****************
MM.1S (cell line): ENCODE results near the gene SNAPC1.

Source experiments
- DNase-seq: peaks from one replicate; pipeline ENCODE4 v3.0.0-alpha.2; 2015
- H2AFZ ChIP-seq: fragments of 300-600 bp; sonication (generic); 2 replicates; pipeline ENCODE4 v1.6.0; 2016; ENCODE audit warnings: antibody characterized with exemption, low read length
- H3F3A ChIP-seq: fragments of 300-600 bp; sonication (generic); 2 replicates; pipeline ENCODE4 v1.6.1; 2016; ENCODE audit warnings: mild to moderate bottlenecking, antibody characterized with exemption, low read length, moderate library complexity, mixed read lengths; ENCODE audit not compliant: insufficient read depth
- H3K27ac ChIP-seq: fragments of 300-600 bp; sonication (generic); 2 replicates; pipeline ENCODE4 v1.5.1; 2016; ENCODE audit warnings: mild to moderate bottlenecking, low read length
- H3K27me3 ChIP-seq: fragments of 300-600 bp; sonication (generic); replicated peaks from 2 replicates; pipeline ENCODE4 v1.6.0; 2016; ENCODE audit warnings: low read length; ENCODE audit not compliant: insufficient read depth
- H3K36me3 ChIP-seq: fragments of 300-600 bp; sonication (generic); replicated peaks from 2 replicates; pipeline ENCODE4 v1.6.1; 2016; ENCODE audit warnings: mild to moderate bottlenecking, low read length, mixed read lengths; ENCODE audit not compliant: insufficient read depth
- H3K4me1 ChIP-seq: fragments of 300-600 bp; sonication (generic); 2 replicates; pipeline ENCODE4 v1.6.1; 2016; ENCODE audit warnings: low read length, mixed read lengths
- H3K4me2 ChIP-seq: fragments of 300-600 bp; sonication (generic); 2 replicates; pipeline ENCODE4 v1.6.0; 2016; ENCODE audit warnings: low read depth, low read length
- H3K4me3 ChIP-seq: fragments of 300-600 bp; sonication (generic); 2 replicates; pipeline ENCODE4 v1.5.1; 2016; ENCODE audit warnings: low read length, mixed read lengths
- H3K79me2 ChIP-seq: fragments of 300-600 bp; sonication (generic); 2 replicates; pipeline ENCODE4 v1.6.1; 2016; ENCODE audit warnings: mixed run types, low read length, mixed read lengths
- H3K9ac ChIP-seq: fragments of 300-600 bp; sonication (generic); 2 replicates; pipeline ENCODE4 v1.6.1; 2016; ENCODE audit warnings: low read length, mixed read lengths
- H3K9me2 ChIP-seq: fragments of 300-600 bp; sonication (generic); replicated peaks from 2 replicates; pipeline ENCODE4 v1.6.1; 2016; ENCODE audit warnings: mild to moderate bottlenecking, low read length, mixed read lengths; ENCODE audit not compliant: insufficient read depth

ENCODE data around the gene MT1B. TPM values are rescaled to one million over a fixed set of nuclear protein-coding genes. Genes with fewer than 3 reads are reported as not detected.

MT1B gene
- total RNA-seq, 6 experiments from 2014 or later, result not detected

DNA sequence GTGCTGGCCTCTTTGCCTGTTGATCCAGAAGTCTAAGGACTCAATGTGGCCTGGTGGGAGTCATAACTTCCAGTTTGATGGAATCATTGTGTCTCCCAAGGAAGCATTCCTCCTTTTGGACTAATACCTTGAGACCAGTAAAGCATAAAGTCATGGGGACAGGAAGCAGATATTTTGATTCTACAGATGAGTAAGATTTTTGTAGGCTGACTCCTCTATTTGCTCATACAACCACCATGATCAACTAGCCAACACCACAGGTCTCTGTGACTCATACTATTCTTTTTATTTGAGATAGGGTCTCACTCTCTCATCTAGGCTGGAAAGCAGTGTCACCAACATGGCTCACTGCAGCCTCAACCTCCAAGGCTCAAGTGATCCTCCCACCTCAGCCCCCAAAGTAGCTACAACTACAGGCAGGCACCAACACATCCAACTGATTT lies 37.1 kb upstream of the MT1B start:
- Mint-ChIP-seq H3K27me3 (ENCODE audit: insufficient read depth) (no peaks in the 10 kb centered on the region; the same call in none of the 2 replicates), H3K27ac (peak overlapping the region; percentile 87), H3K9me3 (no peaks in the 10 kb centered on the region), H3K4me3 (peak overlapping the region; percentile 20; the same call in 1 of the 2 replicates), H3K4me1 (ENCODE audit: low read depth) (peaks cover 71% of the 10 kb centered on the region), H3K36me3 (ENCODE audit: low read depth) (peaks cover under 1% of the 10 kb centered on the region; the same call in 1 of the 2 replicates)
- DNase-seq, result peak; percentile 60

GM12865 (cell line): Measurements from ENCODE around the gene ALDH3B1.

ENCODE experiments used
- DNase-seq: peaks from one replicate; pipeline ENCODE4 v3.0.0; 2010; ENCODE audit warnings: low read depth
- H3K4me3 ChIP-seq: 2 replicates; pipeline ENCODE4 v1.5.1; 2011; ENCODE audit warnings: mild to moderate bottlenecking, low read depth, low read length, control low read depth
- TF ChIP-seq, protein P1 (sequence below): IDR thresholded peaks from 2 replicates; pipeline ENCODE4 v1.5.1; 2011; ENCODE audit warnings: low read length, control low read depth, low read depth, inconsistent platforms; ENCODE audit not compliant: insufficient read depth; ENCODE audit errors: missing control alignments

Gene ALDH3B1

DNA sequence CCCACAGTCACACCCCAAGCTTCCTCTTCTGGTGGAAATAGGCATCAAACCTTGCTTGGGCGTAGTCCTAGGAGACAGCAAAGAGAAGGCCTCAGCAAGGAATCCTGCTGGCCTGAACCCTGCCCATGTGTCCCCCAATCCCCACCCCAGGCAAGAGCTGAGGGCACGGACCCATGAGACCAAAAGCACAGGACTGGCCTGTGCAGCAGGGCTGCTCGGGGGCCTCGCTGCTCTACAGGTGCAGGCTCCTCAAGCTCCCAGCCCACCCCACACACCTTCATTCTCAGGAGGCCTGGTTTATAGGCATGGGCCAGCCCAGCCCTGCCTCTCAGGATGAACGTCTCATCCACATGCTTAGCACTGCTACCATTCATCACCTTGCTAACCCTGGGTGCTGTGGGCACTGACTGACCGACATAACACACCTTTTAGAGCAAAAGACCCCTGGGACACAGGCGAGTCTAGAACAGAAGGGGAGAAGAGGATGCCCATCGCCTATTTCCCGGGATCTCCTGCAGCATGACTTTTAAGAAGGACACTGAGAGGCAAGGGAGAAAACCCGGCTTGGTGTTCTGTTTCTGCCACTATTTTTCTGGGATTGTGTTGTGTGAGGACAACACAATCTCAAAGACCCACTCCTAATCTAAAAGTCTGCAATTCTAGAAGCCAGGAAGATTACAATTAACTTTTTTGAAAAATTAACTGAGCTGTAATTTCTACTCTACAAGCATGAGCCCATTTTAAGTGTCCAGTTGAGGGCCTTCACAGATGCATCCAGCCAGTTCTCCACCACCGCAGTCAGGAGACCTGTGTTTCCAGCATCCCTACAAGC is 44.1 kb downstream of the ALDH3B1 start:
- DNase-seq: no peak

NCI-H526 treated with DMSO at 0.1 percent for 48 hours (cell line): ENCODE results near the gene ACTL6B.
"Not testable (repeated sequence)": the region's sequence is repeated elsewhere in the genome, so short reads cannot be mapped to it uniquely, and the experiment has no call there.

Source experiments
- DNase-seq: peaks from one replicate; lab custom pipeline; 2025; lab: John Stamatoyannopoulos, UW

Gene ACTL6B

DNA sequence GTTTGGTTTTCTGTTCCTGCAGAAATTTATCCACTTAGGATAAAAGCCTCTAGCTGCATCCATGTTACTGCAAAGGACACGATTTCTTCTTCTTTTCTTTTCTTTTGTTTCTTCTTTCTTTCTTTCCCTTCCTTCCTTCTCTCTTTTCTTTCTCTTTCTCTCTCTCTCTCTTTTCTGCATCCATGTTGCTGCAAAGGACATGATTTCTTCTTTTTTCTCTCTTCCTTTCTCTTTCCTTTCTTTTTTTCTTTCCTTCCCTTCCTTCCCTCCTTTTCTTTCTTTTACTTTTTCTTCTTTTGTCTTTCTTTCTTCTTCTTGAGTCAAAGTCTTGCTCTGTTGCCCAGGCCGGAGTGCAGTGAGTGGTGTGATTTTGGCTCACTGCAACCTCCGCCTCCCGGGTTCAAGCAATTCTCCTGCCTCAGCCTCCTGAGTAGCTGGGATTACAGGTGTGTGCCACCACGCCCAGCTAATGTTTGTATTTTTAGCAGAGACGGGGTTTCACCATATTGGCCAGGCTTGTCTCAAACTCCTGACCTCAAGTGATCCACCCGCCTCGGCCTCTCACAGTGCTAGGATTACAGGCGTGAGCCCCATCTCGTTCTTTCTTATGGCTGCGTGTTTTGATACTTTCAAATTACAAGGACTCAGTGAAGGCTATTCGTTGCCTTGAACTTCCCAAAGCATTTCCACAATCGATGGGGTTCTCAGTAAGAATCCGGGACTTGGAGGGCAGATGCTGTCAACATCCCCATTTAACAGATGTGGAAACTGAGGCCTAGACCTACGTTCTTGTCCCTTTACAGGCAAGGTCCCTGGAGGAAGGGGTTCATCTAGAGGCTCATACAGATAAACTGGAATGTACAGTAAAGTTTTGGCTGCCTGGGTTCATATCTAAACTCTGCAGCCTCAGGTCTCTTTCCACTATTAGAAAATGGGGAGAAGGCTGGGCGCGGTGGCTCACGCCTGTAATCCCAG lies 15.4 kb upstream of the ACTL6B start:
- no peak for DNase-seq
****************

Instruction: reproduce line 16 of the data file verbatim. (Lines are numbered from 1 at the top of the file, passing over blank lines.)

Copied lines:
MT1B gene